Cover image for Mechanism synthesis
Title:
Mechanism synthesis
Author:
Taylor, Peter G., 1951-
Publication Information:
Cambridge : Royal Society of Chemistry, [2002]

©2002
Physical Description:
368 pages : illustrations ; 27 cm + 1 cd-rom (4 3/4 in.).
General Note:
"This publication forms part of an Open University course, S205 The Molecular World"--T.p. verso.
Language:
English
ISBN:
9780854046959
Format :
Book

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Summary

Summary

This book pursues possible strategies for synthesising mainly organic compounds, particularly those of interest to the health sector and related industries. Topics covered include addition reactions of aldehydes and ketones; the use of organometallic reagents to form carbon-carbon bonds (eg Grignard reagents); and radical reactions, including selectivity and chain reactions. Retrosynthetic analysis is introduced as a strategy for developing syntheses, along with biochemical pathways. Mechanism and Synthesis concludes with a Case Study on polymers, which demonstrates how chain reactions can be used to build up useful materials with specific properties, such as contact lenses. The Molecular World series provides an integrated introduction to all branches of chemistry for both students wishing to specialise and those wishing to gain a broad understanding of chemistry and its relevance to the everyday world and to other areas of science. The books, with their Case Studies and accompanying multi-media interactive CD-ROMs, will also provide valuable resource material for teachers and lecturers. (The CD-ROMs are designed for use on a PC running Windows 95, 98, ME or 2000.)


Reviews 1

Choice Review

This book is one of a series written on independent study for students in the chemistry/biology sequence of the British Open University. A book of this type must be written with exceptional clarity, considering the fact that readers will not have immediate access to course instructors. Problems must be carefully chosen and their answers clearly explained. The book meets both of these requirements quite well. A diligent reader could gain a fairly good knowledge of the concepts covered. These include some of the most important in organic chemistry: the carbonyl group, synthetic applications of organometallic compounds, radicals, organic synthetic strategy, synthesis and biosynthesis of terpenes and steroids, and polymers. However, the book would be inappropriate as a resource for a full-year course in organic chemistry because important topics such as proteins, carbohydrates, aromatic substitution, conformational analysis, and spectroscopy are covered sketchily or not at all. Some of these do, however, appear to be discussed in the other seven books in the series. A useful supplement to a standard US course resource, since it contains some nice enrichment material not often found in standard works. ^BSumming Up: Recommended. General readers; lower- and upper-division undergraduates; two-year technical program students. A. Fry Wesleyan University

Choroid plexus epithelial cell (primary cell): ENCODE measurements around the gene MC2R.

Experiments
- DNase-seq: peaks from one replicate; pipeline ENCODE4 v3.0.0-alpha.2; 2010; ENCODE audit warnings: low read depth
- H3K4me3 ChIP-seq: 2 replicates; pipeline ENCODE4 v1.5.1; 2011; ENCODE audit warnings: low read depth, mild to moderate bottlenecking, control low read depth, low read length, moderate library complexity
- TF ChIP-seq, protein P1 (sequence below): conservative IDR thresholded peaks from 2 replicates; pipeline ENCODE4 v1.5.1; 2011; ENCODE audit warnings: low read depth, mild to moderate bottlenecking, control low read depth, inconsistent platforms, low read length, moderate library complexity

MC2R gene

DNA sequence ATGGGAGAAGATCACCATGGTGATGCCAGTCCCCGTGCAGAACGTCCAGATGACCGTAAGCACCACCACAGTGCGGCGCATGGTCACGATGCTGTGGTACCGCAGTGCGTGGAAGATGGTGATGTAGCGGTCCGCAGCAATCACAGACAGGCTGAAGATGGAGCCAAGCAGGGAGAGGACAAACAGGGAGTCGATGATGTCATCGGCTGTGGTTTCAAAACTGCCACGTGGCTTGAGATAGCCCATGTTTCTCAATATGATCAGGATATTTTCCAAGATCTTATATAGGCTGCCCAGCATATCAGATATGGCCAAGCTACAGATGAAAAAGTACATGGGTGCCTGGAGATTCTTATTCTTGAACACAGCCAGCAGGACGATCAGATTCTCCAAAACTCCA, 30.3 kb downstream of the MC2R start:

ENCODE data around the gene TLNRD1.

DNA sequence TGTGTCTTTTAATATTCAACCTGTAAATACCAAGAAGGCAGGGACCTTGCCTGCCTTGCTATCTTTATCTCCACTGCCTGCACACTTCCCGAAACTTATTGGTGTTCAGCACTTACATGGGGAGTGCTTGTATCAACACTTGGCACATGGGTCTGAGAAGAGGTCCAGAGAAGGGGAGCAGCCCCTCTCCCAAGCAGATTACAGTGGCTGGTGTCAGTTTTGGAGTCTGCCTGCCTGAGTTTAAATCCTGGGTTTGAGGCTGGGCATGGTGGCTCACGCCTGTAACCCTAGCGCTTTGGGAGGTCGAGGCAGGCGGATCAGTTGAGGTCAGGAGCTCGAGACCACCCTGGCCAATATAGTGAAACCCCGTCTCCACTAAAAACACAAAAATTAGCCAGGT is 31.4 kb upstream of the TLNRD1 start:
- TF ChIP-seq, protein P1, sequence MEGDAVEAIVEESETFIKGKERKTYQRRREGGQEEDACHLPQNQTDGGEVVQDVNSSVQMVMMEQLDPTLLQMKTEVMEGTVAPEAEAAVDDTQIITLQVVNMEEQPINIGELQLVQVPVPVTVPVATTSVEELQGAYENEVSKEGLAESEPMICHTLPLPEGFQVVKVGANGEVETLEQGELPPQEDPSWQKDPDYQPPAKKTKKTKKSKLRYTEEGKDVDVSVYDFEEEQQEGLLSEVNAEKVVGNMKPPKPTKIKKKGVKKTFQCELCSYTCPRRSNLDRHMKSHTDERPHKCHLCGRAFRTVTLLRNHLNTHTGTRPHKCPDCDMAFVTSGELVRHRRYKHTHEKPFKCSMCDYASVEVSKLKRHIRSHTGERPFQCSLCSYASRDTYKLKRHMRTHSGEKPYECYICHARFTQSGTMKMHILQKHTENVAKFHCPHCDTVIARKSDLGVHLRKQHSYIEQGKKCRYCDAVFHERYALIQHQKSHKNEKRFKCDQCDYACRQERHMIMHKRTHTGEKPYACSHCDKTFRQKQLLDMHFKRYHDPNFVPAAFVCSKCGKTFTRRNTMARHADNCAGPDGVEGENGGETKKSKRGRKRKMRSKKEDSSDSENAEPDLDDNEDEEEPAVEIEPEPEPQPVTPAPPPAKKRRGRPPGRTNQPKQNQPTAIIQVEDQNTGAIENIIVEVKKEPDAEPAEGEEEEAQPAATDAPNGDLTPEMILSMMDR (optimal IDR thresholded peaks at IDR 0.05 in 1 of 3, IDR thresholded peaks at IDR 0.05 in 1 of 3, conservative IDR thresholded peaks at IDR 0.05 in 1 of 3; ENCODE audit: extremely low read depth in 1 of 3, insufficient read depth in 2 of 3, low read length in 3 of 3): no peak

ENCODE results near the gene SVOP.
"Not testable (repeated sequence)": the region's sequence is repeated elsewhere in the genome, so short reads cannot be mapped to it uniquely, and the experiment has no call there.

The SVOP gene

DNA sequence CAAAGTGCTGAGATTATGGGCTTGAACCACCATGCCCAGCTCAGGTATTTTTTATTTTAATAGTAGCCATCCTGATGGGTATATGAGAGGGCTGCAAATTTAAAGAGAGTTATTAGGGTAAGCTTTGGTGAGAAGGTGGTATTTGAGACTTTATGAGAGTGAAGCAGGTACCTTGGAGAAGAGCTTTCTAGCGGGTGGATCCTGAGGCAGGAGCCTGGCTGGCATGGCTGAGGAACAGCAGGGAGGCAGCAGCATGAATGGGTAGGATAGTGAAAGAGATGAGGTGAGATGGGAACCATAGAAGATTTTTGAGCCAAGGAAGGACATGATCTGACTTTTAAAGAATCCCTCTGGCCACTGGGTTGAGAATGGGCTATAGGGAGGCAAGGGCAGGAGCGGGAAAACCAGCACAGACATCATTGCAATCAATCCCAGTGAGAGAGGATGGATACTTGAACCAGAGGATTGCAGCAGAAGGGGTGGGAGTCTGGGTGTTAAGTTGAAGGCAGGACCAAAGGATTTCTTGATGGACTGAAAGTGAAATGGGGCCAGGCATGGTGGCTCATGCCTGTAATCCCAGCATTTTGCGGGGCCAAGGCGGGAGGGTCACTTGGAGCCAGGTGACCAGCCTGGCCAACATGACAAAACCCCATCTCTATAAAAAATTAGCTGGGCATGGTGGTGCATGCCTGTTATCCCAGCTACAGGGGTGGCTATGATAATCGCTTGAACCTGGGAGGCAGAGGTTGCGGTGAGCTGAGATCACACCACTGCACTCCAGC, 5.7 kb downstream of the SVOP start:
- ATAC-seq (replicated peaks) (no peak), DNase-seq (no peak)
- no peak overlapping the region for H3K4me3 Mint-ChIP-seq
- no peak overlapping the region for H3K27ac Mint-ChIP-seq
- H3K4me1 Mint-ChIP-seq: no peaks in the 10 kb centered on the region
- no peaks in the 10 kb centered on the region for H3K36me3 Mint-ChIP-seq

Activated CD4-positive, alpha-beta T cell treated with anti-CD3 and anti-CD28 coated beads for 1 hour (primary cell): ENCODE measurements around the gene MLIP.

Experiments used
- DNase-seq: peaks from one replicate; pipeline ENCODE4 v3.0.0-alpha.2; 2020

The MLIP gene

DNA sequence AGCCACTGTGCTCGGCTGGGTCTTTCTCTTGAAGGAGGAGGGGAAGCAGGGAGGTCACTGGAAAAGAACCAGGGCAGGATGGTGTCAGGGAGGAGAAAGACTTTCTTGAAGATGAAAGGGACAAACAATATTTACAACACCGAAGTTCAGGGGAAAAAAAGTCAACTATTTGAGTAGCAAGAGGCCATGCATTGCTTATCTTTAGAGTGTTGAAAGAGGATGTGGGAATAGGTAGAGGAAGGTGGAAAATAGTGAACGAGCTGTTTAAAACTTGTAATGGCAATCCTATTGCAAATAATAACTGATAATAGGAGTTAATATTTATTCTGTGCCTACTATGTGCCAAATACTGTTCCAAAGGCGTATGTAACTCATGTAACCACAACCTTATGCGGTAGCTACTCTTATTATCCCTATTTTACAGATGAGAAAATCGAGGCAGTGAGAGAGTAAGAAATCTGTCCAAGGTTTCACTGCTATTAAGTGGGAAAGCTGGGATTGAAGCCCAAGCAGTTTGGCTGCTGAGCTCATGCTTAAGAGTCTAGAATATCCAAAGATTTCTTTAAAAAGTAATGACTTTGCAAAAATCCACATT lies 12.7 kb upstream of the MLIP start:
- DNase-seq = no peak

Table of Contents

Part 1 Carbonyl Compounds
Carbonyl Compounds in Context
The Structure of the Carbonyl Group
Nucleophilic Attack at the Carbonyl Group
Conclusion
Part 2 Synthetic Applications of Organometallic Compounds
Organomagnesium Halides
Organolithium and Organosodium Compounds
Organocopper Compounds
Review of the Reactivities of Organometallic Reagents
Organoboron Compounds
Part 3 Radical Reactions in Organic Synthesis
Reactions of Radicals
Radical-Radical Coupling Reactions (Radical Combinations)
Radical Chain Reactions
Radical Fragmentation Reactions
An Application
Part 4 Strategy and Methodology in Organic Synthesis
Synthesis in Organic Chemistry
Requirements for Synthesis
Planning a Synthesis
Simple Disconnections: C-X Bonds
Simple Disconnections: C-C Bonds
CD-ROM Activity
Control in Synthesis
Further Factors Affecting the Choice of a Synthetic Route
Synthesis of a Drug
Part 5 Synthesis and Biosynthesis: Terpenes and Steroids
The Laboratory Synthesis of Monoterpenes
A Biochemical Interlude
The Synthesis of Terpenes in Living Systems
The Chemistry of Terpene Biosynthesis
From Triterpenes to Steroids
Case Study: Polymer Chemistry